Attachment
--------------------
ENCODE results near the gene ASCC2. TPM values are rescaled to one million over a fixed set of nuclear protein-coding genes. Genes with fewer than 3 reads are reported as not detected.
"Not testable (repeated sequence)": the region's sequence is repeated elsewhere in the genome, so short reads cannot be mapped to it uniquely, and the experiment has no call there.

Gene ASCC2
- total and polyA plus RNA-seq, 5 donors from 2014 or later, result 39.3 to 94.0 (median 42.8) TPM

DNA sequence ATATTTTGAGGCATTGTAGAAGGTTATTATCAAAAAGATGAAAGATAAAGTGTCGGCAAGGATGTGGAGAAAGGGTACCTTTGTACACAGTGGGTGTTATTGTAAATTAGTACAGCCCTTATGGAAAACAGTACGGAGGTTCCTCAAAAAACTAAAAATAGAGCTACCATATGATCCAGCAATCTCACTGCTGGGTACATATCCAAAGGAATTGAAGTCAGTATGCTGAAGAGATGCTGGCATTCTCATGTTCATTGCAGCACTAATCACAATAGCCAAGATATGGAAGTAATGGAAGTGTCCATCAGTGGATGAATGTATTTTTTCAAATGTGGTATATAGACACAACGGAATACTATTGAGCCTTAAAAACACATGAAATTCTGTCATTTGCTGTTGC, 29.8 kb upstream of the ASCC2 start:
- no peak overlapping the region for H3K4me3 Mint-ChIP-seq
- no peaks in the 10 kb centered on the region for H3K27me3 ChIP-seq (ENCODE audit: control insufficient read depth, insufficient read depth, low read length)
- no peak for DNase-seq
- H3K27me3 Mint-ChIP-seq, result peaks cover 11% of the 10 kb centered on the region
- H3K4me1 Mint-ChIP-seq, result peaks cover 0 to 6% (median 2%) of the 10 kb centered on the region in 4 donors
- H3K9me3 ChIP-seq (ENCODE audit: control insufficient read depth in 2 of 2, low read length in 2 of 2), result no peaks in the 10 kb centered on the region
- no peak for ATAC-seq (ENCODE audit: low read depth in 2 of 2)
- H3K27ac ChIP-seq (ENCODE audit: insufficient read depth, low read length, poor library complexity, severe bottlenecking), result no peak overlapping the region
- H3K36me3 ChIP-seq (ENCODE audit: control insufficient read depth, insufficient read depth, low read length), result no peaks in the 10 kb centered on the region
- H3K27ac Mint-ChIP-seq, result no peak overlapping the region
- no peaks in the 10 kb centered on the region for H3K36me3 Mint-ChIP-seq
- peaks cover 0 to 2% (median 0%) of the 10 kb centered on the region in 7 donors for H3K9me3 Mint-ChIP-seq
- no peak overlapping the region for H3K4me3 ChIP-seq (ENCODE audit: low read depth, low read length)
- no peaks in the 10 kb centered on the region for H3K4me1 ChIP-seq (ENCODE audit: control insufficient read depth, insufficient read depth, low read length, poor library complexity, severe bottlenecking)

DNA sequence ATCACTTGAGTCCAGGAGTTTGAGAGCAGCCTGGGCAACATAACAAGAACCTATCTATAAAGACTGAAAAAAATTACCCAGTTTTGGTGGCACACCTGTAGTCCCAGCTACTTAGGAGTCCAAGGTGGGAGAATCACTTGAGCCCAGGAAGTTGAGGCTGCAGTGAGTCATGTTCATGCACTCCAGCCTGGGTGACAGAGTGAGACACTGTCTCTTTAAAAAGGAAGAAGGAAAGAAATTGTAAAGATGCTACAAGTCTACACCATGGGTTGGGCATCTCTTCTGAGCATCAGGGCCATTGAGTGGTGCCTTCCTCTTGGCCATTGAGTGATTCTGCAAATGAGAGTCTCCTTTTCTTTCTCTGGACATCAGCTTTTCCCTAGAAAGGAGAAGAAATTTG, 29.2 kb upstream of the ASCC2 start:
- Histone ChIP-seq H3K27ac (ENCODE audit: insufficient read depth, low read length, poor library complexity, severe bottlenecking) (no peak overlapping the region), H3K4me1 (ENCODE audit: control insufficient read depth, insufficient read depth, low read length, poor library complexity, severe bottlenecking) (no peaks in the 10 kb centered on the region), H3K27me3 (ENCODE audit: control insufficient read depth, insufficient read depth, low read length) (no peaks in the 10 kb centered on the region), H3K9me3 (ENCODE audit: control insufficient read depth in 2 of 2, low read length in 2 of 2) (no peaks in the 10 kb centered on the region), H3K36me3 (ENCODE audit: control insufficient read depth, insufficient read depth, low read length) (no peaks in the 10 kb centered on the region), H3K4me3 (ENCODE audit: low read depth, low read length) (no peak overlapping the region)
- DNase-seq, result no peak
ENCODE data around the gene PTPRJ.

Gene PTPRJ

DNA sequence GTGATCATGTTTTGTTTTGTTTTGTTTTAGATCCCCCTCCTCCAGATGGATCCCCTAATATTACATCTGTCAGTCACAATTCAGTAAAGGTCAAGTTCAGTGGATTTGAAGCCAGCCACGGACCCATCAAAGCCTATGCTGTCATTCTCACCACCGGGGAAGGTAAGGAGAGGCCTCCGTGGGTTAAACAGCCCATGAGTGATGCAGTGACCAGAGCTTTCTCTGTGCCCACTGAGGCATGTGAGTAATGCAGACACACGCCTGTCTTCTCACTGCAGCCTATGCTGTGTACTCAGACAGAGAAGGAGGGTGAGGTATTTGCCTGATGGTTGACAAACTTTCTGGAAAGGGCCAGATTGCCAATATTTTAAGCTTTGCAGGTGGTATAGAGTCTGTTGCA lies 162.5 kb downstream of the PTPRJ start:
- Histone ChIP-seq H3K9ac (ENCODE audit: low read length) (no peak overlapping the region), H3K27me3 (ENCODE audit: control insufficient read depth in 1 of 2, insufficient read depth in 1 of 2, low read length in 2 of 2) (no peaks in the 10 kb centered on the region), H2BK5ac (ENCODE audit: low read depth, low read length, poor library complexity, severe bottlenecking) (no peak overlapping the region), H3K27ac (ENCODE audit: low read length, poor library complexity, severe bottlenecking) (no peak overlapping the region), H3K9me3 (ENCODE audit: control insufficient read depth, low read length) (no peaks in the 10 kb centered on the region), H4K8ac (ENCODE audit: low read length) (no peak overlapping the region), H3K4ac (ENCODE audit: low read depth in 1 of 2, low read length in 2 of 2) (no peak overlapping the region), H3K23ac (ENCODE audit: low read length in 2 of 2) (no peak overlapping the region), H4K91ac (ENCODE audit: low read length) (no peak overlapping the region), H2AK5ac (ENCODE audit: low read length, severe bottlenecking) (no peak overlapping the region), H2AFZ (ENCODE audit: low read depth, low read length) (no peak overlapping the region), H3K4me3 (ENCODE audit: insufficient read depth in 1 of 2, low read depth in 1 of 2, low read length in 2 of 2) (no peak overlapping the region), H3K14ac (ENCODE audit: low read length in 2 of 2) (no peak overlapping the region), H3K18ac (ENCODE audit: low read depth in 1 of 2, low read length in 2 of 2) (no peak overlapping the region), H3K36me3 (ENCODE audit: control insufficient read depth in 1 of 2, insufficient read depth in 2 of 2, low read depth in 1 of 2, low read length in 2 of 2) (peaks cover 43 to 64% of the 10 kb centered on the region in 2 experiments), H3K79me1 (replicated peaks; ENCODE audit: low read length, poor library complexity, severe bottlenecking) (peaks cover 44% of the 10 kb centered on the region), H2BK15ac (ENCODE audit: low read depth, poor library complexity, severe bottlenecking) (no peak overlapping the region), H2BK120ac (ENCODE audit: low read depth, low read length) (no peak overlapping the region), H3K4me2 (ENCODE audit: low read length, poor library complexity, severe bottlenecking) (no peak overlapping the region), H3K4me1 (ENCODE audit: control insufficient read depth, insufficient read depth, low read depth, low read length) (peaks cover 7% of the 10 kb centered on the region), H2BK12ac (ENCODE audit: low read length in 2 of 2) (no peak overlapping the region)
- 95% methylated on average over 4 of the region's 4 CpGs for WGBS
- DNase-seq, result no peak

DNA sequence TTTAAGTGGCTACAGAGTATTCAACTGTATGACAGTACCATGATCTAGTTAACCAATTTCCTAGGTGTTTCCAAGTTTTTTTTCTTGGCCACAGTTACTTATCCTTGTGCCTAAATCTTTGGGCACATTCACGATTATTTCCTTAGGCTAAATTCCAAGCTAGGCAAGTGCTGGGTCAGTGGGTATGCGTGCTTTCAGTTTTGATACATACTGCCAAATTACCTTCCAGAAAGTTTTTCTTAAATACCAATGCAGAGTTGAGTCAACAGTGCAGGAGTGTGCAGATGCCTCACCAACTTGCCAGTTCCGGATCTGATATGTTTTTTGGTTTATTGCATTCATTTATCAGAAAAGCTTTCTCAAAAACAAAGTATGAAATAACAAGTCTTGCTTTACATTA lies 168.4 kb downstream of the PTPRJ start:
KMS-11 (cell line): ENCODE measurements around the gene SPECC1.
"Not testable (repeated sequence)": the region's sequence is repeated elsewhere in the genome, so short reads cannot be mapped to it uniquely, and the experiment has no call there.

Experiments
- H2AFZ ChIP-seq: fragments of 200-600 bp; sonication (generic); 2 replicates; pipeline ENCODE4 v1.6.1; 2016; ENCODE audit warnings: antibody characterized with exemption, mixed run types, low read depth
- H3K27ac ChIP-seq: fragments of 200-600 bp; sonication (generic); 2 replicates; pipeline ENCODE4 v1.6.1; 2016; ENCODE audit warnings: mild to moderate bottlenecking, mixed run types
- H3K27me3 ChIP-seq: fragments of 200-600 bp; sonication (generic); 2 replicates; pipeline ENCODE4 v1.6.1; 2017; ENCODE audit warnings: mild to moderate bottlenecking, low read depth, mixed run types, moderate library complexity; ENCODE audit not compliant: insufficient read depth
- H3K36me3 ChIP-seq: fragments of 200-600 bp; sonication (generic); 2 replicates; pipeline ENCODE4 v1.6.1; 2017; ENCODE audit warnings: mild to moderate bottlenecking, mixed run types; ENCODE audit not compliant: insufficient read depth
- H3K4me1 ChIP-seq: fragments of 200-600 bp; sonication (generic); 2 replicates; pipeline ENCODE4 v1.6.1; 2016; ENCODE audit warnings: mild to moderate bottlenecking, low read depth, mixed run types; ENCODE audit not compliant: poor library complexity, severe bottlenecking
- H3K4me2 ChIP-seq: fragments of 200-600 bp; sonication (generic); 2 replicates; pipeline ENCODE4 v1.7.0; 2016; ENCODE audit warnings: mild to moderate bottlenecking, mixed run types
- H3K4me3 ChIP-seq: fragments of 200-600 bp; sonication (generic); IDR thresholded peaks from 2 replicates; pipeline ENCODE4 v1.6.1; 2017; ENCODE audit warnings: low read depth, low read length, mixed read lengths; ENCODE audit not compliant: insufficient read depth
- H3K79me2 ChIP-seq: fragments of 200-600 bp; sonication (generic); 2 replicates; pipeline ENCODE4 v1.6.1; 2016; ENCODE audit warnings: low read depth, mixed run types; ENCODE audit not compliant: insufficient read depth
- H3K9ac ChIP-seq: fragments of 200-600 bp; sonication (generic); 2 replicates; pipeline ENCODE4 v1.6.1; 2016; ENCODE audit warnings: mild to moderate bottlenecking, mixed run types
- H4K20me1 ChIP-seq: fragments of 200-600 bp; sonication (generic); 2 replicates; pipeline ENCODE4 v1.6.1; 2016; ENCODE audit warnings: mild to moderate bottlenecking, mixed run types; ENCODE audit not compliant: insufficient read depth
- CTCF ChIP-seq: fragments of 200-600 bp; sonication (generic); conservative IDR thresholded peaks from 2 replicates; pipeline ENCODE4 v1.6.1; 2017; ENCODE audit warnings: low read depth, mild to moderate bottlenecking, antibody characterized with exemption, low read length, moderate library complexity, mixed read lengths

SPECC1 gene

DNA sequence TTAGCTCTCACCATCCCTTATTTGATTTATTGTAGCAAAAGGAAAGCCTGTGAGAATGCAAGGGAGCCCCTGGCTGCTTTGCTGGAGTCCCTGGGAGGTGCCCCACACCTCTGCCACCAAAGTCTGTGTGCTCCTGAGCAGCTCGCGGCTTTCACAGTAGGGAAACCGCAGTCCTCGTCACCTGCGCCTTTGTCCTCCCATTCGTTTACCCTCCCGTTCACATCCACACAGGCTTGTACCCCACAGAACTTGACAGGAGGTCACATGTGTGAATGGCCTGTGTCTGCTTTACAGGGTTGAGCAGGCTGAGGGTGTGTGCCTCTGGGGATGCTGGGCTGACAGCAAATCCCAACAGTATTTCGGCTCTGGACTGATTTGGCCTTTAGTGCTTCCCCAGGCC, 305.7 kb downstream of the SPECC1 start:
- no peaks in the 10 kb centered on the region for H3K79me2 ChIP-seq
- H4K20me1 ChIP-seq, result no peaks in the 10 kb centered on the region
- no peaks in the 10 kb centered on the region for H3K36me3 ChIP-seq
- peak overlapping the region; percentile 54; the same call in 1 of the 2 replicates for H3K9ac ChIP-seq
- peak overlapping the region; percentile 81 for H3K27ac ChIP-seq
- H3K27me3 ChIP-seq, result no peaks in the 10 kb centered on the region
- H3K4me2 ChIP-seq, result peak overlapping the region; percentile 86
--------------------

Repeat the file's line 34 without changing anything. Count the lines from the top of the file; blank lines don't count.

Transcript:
- H3K27ac ChIP-seq: fragments of 200-600 bp; sonication (generic); 2 replicates; pipeline ENCODE4 v1.6.1; 2016; ENCODE audit warnings: mild to moderate bottlenecking, mixed run types